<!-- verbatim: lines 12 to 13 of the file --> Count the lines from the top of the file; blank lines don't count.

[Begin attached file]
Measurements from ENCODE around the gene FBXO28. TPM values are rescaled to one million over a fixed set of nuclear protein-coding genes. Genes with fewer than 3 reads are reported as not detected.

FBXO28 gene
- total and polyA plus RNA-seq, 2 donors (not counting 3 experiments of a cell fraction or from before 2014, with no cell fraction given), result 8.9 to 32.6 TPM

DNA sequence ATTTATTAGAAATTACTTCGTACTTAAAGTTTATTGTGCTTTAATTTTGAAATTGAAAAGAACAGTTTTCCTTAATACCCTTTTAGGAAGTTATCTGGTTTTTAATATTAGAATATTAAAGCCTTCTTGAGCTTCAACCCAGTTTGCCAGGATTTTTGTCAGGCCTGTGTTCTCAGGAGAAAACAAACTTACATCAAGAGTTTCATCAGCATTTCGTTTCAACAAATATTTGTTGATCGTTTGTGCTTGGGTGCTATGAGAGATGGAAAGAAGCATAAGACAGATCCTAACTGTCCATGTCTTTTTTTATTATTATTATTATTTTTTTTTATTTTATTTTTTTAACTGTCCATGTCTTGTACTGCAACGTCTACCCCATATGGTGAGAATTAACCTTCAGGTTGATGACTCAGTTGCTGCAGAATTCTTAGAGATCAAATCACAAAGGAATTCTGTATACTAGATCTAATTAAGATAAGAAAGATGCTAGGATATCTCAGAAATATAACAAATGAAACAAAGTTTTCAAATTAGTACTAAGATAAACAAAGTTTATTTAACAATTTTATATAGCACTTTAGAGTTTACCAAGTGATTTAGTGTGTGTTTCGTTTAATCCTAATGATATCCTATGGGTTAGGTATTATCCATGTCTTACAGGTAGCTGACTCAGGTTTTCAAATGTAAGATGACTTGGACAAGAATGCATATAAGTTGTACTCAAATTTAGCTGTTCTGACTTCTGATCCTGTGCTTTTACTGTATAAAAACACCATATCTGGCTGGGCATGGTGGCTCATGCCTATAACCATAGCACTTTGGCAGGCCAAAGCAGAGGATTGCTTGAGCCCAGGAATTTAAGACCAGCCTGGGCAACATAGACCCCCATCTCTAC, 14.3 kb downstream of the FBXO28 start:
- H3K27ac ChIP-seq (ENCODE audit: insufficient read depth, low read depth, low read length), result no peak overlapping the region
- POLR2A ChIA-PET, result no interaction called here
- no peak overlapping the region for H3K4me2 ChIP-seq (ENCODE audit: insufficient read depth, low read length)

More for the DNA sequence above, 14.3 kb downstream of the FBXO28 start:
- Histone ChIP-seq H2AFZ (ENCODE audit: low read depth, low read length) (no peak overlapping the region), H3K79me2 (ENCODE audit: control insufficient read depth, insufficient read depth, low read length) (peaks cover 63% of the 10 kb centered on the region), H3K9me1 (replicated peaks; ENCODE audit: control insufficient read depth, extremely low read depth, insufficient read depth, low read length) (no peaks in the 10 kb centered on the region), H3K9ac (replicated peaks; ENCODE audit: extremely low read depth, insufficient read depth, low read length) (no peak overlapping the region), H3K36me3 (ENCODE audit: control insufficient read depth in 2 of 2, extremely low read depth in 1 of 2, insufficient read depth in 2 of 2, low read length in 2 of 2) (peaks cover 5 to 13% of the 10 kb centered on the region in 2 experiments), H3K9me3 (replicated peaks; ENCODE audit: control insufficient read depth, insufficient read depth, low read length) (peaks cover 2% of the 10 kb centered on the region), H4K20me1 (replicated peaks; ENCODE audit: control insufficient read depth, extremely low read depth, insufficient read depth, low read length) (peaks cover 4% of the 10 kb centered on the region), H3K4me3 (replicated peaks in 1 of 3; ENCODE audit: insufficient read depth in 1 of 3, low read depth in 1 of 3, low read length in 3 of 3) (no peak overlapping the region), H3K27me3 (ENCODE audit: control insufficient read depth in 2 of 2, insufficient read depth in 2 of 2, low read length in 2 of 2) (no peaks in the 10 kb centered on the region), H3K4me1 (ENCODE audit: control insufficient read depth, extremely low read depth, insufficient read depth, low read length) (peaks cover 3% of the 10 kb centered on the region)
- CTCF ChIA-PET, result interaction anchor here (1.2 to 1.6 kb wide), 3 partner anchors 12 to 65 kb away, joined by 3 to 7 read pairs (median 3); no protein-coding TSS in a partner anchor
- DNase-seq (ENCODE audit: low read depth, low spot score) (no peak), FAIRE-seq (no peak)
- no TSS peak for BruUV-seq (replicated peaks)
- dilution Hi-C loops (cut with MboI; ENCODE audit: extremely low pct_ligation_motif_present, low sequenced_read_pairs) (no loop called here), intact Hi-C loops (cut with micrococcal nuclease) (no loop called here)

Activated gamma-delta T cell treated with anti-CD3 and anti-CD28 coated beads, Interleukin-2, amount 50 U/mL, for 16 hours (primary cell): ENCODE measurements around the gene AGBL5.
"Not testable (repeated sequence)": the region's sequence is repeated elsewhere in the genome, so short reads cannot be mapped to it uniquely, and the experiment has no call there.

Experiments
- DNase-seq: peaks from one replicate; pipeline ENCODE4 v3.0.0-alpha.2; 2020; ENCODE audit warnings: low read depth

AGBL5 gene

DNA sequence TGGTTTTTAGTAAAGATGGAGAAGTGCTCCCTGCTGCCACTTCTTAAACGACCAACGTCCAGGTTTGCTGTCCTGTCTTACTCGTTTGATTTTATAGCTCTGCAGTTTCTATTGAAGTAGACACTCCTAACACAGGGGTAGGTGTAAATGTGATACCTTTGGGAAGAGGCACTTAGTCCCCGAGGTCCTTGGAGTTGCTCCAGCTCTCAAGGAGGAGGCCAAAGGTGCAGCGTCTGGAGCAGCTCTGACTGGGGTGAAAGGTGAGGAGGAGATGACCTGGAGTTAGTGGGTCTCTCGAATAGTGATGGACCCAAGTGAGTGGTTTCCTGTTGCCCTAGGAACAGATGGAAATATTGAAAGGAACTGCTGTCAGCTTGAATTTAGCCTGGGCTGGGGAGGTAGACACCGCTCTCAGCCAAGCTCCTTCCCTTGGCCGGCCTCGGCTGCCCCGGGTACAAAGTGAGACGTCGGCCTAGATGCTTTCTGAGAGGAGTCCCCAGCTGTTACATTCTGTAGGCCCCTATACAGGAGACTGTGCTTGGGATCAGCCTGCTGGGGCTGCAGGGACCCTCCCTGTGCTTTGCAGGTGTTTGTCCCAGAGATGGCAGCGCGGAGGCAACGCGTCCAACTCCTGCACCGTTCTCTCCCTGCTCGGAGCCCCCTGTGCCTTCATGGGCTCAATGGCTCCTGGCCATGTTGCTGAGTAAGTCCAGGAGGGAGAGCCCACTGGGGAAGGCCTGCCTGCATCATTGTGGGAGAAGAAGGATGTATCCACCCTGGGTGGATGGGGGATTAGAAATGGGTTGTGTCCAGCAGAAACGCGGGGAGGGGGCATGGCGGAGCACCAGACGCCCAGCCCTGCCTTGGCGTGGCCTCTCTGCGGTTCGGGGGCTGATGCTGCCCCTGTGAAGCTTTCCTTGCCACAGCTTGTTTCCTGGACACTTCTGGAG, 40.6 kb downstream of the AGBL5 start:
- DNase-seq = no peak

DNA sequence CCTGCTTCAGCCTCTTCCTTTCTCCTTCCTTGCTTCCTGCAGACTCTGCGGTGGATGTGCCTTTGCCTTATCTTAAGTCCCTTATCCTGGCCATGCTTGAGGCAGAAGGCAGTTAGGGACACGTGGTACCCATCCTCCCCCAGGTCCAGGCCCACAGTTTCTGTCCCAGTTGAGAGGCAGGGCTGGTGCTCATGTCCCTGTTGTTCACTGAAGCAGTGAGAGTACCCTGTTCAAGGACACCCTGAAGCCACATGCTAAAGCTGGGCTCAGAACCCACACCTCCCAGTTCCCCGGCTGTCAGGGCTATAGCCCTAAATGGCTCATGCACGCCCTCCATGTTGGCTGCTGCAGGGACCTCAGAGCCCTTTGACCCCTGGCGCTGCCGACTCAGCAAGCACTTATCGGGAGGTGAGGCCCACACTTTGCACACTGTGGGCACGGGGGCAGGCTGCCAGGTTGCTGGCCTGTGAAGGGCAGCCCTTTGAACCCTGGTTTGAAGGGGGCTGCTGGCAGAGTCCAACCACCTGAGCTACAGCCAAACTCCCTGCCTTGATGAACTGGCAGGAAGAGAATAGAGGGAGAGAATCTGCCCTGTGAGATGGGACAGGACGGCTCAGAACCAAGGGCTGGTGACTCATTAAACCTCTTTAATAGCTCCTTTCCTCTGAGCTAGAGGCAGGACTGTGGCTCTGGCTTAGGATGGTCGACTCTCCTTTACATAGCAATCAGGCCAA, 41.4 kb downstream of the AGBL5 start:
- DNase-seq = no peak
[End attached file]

- no TSS peak for BruUV-seq (replicated peaks)
- dilution Hi-C loops (cut with MboI; ENCODE audit: extremely low pct_ligation_motif_present, low sequenced_read_pairs) (no loop called here), intact Hi-C loops (cut with micrococcal nuclease) (no loop called here)